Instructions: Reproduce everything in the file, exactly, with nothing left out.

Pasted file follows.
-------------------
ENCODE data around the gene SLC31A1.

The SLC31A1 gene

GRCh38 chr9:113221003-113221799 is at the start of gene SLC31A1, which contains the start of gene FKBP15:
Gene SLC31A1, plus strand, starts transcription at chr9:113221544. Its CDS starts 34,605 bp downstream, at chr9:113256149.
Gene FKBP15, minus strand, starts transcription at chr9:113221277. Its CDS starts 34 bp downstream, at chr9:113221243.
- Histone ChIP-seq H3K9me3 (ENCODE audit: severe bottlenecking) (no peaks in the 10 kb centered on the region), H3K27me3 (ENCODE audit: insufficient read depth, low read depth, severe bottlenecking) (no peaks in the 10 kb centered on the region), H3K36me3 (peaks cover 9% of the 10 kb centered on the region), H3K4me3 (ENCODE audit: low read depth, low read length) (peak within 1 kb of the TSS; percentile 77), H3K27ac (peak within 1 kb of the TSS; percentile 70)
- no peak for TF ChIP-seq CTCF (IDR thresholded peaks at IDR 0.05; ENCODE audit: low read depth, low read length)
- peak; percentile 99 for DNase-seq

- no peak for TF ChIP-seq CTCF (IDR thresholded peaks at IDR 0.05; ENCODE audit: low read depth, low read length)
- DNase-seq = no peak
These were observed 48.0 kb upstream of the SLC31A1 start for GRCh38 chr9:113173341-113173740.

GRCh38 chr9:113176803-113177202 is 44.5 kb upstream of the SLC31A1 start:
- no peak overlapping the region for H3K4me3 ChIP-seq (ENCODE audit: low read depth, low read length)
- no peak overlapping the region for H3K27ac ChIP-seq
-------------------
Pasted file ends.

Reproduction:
ENCODE data around the gene SLC31A1.

The SLC31A1 gene

GRCh38 chr9:113221003-113221799 is at the start of gene SLC31A1, which contains the start of gene FKBP15:
Gene SLC31A1, plus strand, starts transcription at chr9:113221544. Its CDS starts 34,605 bp downstream, at chr9:113256149.
Gene FKBP15, minus strand, starts transcription at chr9:113221277. Its CDS starts 34 bp downstream, at chr9:113221243.
- Histone ChIP-seq H3K9me3 (ENCODE audit: severe bottlenecking) (no peaks in the 10 kb centered on the region), H3K27me3 (ENCODE audit: insufficient read depth, low read depth, severe bottlenecking) (no peaks in the 10 kb centered on the region), H3K36me3 (peaks cover 9% of the 10 kb centered on the region), H3K4me3 (ENCODE audit: low read depth, low read length) (peak within 1 kb of the TSS; percentile 77), H3K27ac (peak within 1 kb of the TSS; percentile 70)
- no peak for TF ChIP-seq CTCF (IDR thresholded peaks at IDR 0.05; ENCODE audit: low read depth, low read length)
- peak; percentile 99 for DNase-seq

- no peak for TF ChIP-seq CTCF (IDR thresholded peaks at IDR 0.05; ENCODE audit: low read depth, low read length)
- DNase-seq = no peak
These were observed 48.0 kb upstream of the SLC31A1 start for GRCh38 chr9:113173341-113173740.

GRCh38 chr9:113176803-113177202 is 44.5 kb upstream of the SLC31A1 start:
- no peak overlapping the region for H3K4me3 ChIP-seq (ENCODE audit: low read depth, low read length)
- no peak overlapping the region for H3K27ac ChIP-seq